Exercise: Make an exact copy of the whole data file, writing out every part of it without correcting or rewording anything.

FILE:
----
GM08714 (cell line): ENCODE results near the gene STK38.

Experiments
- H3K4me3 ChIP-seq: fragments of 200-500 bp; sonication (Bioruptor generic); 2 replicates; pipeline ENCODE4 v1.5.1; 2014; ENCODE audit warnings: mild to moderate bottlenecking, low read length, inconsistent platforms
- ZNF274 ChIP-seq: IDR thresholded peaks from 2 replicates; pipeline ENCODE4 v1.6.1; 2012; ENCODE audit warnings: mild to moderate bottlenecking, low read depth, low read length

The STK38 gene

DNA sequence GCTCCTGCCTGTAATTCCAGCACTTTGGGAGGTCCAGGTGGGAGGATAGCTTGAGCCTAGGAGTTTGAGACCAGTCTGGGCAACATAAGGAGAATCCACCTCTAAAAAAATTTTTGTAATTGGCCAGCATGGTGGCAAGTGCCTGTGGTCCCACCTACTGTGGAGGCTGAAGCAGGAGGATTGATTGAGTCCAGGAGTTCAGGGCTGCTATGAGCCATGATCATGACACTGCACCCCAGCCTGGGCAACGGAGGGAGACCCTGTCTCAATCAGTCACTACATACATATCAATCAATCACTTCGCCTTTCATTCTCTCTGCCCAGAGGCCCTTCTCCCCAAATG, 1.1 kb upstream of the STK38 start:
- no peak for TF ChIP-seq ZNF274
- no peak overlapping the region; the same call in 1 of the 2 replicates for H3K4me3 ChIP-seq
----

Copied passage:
GM08714 (cell line): ENCODE results near the gene STK38.

Experiments
- H3K4me3 ChIP-seq: fragments of 200-500 bp; sonication (Bioruptor generic); 2 replicates; pipeline ENCODE4 v1.5.1; 2014; ENCODE audit warnings: mild to moderate bottlenecking, low read length, inconsistent platforms
- ZNF274 ChIP-seq: IDR thresholded peaks from 2 replicates; pipeline ENCODE4 v1.6.1; 2012; ENCODE audit warnings: mild to moderate bottlenecking, low read depth, low read length

The STK38 gene

DNA sequence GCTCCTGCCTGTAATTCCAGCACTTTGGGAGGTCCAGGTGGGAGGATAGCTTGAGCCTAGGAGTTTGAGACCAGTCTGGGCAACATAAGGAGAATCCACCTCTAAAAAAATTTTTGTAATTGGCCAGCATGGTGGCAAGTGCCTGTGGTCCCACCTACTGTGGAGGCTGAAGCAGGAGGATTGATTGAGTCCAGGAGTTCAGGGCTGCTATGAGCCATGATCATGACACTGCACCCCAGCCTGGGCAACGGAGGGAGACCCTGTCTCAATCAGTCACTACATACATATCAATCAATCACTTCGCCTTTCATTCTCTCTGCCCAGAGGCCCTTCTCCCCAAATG, 1.1 kb upstream of the STK38 start:
- no peak for TF ChIP-seq ZNF274
- no peak overlapping the region; the same call in 1 of the 2 replicates for H3K4me3 ChIP-seq